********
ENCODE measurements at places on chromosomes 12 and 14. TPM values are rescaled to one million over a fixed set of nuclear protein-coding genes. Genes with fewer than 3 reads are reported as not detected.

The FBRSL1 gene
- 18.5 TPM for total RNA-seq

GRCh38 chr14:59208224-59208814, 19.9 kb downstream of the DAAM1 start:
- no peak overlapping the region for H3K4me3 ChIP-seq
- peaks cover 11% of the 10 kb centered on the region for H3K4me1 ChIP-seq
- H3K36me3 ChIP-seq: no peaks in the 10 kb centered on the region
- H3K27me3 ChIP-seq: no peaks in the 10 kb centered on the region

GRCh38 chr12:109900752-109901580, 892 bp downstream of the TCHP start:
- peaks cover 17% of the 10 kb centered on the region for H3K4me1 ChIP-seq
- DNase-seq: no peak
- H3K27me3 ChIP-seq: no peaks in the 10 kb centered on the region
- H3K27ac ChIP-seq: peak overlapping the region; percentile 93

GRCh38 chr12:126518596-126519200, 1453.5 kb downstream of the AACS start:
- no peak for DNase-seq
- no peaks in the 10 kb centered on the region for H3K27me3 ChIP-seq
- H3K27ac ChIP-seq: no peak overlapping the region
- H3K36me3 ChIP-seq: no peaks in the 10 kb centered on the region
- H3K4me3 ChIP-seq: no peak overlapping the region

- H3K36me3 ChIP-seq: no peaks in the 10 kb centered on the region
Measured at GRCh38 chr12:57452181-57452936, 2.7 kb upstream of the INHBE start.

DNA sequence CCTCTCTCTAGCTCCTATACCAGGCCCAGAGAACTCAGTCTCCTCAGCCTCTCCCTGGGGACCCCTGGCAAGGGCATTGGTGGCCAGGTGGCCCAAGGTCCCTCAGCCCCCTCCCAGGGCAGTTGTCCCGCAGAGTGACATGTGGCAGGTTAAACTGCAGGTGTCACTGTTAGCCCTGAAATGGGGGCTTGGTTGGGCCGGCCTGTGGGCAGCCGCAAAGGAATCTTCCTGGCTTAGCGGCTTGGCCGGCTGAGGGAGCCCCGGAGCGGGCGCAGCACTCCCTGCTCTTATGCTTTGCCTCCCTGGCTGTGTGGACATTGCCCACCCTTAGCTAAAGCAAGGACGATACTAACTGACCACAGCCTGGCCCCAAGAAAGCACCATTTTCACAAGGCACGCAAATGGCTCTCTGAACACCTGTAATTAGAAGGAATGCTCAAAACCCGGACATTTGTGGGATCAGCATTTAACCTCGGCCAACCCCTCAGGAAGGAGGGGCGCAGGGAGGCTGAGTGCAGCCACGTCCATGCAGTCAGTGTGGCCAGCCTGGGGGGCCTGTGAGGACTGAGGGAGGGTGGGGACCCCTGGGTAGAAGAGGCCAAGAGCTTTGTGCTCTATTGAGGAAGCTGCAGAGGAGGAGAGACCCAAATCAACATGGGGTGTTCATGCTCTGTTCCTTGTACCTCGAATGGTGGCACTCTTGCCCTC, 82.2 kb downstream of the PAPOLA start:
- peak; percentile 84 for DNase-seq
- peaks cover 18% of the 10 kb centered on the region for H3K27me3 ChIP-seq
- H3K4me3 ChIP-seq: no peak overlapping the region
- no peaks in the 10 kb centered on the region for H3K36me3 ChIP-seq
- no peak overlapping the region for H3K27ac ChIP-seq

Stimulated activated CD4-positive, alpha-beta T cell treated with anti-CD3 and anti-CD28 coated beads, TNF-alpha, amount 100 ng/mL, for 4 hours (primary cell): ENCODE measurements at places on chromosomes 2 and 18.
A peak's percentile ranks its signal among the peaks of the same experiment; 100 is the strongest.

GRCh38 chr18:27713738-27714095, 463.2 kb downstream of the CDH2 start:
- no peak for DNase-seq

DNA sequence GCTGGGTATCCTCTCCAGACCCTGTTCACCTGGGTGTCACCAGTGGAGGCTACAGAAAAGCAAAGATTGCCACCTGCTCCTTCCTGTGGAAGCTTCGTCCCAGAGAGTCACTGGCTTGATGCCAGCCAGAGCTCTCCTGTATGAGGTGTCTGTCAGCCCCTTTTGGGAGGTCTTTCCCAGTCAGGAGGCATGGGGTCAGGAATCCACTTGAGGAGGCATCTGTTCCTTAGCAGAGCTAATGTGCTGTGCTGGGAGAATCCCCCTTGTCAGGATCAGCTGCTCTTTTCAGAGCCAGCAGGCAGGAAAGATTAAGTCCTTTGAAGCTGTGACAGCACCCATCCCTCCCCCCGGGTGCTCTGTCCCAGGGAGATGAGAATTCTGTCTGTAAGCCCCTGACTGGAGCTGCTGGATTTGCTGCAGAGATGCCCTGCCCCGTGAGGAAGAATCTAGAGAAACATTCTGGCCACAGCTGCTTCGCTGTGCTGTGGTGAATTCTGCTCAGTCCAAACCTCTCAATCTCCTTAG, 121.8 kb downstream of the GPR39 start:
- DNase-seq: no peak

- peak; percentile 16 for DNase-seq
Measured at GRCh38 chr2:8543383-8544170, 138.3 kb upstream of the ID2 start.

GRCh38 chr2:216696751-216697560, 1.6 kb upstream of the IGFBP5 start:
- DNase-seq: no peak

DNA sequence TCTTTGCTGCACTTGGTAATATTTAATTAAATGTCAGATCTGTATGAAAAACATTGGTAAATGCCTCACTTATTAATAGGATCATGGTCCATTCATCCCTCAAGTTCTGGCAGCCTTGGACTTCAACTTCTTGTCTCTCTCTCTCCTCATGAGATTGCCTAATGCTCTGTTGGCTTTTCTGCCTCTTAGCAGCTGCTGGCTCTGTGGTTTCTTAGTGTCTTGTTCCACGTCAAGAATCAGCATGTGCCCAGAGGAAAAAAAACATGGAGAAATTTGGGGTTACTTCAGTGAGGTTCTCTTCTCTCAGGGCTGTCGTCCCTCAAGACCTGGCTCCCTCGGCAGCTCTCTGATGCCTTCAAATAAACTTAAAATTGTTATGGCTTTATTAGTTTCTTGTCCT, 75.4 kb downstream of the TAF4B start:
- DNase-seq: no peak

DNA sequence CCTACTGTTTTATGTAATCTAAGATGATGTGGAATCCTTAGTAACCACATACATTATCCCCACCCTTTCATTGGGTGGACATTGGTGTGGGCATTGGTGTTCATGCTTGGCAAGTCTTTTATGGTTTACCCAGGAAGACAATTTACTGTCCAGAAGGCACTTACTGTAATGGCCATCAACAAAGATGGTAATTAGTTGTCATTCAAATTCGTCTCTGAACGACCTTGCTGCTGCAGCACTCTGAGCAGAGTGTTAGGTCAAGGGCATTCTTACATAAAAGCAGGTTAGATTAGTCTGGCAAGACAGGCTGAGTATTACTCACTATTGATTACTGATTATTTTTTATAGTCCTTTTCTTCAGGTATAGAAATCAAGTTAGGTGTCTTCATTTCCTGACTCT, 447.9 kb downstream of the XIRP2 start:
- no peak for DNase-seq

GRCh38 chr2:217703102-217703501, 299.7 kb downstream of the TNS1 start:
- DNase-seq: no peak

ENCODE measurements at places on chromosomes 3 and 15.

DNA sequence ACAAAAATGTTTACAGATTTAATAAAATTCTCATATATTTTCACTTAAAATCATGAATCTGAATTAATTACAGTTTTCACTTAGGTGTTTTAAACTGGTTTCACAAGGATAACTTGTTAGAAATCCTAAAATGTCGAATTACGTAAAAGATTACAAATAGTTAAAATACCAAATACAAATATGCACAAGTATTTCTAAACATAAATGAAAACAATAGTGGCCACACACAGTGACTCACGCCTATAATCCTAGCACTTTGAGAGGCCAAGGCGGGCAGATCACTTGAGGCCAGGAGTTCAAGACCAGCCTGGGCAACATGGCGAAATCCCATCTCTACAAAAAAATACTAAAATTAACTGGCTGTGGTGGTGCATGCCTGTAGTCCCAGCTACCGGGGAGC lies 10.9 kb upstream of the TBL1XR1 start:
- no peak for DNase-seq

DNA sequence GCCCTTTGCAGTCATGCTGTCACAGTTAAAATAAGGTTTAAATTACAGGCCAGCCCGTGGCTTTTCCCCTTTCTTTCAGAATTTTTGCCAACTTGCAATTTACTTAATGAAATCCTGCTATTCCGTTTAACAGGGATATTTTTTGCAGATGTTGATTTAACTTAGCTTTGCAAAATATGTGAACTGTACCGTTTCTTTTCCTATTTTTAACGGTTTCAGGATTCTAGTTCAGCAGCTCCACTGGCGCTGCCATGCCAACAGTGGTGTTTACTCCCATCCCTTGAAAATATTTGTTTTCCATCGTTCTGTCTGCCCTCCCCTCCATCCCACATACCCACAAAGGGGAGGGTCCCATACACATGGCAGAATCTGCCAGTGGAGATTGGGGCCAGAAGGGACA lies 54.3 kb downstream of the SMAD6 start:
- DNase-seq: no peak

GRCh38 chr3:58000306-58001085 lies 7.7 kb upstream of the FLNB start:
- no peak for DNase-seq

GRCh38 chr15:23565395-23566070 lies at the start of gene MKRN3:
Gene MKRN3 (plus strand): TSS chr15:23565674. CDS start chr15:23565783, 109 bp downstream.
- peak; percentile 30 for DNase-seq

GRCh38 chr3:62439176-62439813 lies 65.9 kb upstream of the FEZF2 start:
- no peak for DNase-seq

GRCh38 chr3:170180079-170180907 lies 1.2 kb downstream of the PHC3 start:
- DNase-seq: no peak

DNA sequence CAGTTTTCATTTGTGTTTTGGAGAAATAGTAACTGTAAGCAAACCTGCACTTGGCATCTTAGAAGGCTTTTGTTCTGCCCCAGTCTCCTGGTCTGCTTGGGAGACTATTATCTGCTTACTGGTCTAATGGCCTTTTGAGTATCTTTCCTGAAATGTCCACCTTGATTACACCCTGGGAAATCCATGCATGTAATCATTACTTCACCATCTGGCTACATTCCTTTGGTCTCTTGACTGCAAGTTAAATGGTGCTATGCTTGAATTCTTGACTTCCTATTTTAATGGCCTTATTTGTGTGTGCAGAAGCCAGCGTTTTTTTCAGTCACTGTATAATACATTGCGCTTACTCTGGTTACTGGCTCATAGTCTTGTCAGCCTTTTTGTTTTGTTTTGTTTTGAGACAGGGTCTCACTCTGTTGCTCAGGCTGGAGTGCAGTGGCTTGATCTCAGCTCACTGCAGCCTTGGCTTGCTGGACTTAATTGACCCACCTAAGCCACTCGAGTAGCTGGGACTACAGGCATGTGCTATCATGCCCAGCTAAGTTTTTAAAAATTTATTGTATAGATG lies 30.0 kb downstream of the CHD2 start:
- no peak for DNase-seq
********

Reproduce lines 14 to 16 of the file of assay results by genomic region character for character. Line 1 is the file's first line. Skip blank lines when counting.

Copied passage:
GRCh38 chr12:126518596-126519200, 1453.5 kb downstream of the AACS start:
- no peak for DNase-seq
- no peaks in the 10 kb centered on the region for H3K27me3 ChIP-seq